Here’s my subtropical food garden’s current autumn menu. Plants marked with an asterisk are volunteers, that is they are self-sown. Currently I have 38 different volunteer crops.
As Cyclone Marcia gets downgraded to a Tropical Low weather system, my soil and crops have had a good soaking: 236mm in the past 48 hours. No crop losses so far – 106 different edibles available. Lucky conditions for my ‘Red Aztec’ corn and Jerusalem artichoke ‘Dwarf Sunray’, they’re just days from harvest.
“Young Australians need to be educated about what a Bunya tree looks like, what the sound of snapping cones and breaking branches sound like, and to avoid lingering underneath them in high summer. When I was at primary school, we had a Bunya in the schoolyard. We knew what to do, how to harvest them, and no one was ever hurt.”
Here’s my subtropical food garden’s current summer menu of 107 different kinds of root, shoot, leaf, petal, seed and fruit.
I imagine everyone is outdoors, harvesting their mangelwurzels (Beta vulgaris subsp. maritima) today like me. A friend is thinking about brewing mangelwurzel beer, they’re supposed to make a potent drop. Alcohol is not my strong point. Would a beetroot or turnip recipe work as a substitute? Can anyone point me to a recipe?
What do you do with an embarrassment of chillies? Normally, I deep freeze chillies and keep a year’s supply to hand. But when I picked 500g of ‘Piri Piri’ chillies from a single plant, I had to change my plan. ‘Piri Piri’ is a chilli which originated in Portugal and was introduced into South Asia…
Rain. Finally! At last the lawn has grown enough for me to cut it for the second time since autumn, my team of lawn mowing guinea pigs can’t eat it fast enough. The hot, humid – and recently wet – weather is bringing a fine crop of mangelwurzel, beetroot and silverbeet to a close, they just…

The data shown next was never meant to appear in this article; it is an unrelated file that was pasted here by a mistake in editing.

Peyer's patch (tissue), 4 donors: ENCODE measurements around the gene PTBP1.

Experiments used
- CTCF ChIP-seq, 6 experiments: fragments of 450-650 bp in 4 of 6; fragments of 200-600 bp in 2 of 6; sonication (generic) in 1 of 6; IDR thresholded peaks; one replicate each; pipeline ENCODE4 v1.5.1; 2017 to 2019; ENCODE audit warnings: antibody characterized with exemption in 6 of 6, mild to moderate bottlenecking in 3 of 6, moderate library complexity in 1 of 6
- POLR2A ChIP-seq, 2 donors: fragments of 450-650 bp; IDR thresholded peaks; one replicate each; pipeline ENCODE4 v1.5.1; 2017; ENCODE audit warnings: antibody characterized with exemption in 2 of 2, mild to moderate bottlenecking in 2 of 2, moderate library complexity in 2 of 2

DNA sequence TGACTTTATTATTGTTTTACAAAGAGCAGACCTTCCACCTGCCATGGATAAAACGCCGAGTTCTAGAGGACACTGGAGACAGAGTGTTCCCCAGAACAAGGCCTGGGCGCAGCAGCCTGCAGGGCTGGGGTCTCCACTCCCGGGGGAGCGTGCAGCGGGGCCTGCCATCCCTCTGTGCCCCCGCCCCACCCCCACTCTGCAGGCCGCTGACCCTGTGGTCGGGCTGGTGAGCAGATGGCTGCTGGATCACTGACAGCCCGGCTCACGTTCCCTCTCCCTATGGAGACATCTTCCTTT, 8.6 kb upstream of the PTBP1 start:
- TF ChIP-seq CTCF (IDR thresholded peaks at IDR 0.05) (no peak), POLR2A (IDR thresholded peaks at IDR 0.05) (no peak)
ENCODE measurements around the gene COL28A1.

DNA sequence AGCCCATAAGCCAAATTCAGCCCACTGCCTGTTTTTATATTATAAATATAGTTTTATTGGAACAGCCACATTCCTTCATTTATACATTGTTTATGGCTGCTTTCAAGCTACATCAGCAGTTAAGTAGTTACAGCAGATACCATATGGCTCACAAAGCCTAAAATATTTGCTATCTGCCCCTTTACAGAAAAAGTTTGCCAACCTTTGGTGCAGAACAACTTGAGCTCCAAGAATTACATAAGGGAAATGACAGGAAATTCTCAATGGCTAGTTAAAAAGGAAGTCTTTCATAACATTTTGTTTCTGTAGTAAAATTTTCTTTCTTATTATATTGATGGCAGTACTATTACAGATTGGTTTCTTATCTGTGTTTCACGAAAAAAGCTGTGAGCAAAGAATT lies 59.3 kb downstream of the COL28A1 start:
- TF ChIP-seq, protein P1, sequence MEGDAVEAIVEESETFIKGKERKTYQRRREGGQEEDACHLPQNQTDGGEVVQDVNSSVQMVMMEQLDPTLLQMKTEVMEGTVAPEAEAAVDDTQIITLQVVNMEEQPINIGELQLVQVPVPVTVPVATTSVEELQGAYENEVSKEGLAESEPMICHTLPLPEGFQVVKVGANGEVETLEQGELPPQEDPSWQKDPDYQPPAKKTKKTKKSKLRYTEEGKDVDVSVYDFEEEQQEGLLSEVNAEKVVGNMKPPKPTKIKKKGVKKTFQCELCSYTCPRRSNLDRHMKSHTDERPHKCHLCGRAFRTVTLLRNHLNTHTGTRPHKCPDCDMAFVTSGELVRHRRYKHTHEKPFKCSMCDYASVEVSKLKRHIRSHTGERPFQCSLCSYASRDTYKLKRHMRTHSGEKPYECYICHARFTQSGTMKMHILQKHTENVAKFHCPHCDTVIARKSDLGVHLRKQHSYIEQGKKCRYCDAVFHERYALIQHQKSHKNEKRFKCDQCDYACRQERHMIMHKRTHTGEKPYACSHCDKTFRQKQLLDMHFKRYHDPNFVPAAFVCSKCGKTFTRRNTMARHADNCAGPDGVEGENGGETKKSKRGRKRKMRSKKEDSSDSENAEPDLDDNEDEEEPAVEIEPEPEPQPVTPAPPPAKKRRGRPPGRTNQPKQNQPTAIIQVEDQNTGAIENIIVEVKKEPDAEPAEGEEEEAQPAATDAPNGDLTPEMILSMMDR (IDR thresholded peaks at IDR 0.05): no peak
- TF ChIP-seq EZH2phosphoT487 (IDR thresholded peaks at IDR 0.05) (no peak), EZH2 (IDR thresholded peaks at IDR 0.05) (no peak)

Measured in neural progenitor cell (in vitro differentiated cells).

I am so glad I decided to use the heat, winds and drought of Brisbane’s spring and sprummer to my advantage: it’s ideal for producing a seed crop! As my Queen of the Night buds, 2014 is firming up to be the world’s hottest ever year on record. Brisbane’s fifth season, ‘sprummer’, has intensified into…
Root knot nematodes can be a curse in warm, moist garden soils. Feeding by these minuscule, transparent, work-like creatures inside the root tissue of many crops causes the roots to develop tumour-like growths which retard the flow of water and nutrients through conducting vessels, weakening crops. What to do?
Brisbane’s warm, dry, breezy inter-season, sprummer, (the period between spring and summer) is intensifying, hastening the production of seed from winter crops. The seed of Ethiopian cabbage (Brassica carinata), Chinese cabbage ‘Tokyo Bekana‘, mizuna, flowering turnip (aka rapini, Brassica rapa var rapa ‘Cima di Rapa Quarantina’) and mustard ‘Osaka Purple’ have already been harvested.
This damper recipe includes green pawpaw (Carica papaya) and Warrigal greens (Tetragonia tetragonioides), which are currently abundant in my garden. Both are self-sown crops. Served either as damper or used as a pizza base, this simple dish is surprisingly nutritious, especially if you use wholemeal flour. Please observe the kitchen chemistry notes.
Spring is over in my garden. Winter crops are flowering – my garden is transitioning into its seed saving phase.